How Do OD Consultants Do TQM?
    Several steps have been proposed for TQM implementation. Table 8.6 offers examples from
    well-known quality gurus Deming (1986), Juran (1974), and Crosby (1979), all prominent
    leaders in the quality movement.

    Table 8.6: Quality gurus’ points

    Deming Juran Crosby

     1. Create constancy of
    purpose.

     2. Adopt the new philosophy
    of quality.

     3. Cease dependence on mass
    inspection.

     4. End practice of choosing
    suppliers based on cost.

     5. Identify problems and
    continuously improve
    system.

     6. Adopt modern training
    and development methods
    on the job.

     7. Change focus from
    quantity to quality.

     8. Drive out fear.
     9. Break down barriers

    between departments.
    10. Stop requesting increased

    productivity without
    providing methods to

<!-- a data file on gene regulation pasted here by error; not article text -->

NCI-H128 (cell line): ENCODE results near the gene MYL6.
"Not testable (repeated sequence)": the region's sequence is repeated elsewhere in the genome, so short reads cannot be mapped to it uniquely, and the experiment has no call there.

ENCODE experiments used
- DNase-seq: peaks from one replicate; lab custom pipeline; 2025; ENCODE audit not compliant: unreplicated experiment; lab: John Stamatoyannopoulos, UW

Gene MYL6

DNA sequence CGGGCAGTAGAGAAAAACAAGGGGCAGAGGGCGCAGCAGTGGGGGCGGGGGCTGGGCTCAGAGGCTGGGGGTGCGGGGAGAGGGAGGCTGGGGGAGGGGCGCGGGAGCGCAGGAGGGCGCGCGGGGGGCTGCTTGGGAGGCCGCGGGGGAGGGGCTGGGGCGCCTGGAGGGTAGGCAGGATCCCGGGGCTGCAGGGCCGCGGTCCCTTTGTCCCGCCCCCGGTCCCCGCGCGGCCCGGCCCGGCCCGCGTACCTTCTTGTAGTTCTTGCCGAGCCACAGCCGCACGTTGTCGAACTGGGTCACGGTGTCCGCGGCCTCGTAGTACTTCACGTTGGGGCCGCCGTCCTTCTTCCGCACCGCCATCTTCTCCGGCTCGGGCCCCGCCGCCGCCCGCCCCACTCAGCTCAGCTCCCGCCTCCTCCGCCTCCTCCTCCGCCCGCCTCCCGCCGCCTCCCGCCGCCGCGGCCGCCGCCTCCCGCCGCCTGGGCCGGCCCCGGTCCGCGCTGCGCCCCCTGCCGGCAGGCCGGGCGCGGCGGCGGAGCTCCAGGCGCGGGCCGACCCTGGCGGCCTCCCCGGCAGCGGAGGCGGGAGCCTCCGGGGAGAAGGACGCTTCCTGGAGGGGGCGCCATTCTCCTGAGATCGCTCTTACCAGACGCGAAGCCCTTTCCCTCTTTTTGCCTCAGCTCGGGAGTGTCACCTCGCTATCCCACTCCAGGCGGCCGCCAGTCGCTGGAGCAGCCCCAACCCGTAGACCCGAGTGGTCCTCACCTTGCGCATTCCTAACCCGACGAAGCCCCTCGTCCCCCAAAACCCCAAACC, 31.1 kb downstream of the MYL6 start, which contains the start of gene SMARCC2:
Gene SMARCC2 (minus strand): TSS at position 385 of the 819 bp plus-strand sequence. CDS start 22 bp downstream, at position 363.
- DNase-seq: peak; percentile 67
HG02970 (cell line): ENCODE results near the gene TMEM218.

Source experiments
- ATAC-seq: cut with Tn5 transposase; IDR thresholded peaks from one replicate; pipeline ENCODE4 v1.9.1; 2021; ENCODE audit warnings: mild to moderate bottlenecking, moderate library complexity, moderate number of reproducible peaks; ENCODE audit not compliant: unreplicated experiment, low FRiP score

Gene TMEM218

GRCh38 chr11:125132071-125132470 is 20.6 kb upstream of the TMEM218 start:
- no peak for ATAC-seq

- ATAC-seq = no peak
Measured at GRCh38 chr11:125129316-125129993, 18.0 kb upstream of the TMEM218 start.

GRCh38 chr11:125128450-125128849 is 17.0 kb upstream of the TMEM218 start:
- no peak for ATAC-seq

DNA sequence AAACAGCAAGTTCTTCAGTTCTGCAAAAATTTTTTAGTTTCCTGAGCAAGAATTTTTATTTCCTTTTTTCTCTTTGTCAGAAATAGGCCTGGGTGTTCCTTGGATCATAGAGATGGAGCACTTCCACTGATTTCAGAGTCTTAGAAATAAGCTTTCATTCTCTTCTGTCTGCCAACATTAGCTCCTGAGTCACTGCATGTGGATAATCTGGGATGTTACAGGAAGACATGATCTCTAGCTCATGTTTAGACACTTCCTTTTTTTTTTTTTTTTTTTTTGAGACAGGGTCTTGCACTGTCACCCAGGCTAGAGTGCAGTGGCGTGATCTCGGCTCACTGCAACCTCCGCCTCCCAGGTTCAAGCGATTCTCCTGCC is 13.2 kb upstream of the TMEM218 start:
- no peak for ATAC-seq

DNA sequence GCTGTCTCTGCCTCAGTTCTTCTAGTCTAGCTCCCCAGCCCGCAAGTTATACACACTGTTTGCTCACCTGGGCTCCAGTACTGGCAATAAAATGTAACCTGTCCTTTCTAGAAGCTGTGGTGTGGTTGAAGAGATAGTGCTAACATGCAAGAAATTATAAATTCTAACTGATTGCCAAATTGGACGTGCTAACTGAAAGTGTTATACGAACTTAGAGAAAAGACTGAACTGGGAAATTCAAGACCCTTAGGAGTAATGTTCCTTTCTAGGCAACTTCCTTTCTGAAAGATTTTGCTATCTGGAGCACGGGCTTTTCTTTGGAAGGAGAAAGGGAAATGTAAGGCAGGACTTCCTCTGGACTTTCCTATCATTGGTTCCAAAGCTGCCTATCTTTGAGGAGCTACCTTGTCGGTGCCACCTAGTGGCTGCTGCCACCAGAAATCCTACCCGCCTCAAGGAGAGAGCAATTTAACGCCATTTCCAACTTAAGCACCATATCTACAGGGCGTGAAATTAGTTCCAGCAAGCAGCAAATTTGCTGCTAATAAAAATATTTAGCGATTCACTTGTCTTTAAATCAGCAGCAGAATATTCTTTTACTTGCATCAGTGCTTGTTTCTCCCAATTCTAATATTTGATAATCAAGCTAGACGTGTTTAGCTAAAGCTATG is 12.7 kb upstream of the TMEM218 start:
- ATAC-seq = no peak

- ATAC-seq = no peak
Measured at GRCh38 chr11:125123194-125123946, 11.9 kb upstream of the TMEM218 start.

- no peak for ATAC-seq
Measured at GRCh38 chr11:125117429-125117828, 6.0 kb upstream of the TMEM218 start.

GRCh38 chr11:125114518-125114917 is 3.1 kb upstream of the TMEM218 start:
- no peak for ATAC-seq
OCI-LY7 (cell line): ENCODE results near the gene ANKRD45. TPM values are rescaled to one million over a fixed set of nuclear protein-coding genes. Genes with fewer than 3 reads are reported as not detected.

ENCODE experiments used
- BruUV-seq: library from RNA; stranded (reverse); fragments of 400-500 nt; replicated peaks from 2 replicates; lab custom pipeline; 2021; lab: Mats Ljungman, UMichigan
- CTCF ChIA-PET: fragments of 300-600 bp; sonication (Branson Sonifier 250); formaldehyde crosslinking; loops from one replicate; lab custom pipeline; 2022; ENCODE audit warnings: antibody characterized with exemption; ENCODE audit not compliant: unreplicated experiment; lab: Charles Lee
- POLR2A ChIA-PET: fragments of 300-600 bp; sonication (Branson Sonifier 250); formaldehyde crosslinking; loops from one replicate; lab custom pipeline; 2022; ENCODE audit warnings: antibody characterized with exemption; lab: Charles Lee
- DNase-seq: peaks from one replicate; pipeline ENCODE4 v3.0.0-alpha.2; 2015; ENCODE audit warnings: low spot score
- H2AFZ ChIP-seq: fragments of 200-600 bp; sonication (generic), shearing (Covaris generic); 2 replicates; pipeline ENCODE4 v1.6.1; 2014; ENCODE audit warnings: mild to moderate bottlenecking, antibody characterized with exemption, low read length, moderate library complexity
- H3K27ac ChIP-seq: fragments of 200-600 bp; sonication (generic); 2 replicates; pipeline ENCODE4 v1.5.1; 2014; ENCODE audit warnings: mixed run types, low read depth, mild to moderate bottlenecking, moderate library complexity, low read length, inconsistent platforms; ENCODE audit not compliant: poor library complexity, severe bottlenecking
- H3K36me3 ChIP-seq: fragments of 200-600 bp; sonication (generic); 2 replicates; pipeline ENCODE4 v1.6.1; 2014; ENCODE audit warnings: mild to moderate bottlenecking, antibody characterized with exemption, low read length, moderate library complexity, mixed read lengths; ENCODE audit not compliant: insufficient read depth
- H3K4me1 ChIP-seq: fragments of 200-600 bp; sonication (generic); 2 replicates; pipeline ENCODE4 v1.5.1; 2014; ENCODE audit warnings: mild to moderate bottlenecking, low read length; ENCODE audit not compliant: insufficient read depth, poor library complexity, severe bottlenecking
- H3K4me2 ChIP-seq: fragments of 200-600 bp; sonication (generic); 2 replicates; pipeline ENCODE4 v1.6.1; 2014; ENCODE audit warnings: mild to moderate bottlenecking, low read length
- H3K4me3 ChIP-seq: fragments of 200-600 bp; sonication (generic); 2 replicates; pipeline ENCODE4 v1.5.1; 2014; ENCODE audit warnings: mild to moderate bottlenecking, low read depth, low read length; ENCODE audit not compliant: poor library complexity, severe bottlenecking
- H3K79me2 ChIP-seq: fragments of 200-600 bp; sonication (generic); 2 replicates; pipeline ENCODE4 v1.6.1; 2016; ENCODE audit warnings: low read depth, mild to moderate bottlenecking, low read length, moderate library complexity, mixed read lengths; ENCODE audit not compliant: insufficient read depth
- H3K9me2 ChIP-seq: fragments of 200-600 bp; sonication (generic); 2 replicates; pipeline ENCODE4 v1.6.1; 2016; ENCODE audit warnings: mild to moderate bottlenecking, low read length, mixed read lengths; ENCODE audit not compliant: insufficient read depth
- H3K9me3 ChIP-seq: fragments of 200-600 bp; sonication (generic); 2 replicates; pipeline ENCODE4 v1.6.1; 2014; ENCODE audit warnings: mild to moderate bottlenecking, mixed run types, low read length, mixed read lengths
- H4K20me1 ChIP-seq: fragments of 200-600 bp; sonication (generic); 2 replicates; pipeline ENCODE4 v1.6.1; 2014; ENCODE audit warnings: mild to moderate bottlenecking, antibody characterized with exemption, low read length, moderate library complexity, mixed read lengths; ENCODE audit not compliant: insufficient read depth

achieve it.

    11. Eliminate standards and
    quotas.

    12. Remove barriers to pride
    of workmanship.

    13. Vigorously educate and
    retrain.

    14. Create enabling
    management.

     1. Build awareness of
    opportunities to improve.

     2. Set goals for improvement.
     3. Organize to reach goals.
     4. Provide training.
     5. Carry out projects leading

    to problem solving.
     6. Report progress.
     7. Give recognition.
     8. Communicate results.
     9. Keep score.
    10. Keep momentum strong

    for continuous quality
    improvement.

     1. Management commitment
     2. Quality-improvement

    teams
     3. Quality measurements
     4. Cost of quality
     5. Quality awareness
     6. Corrective action
     7. Zero defects planning
     8. Supervisor training and

    development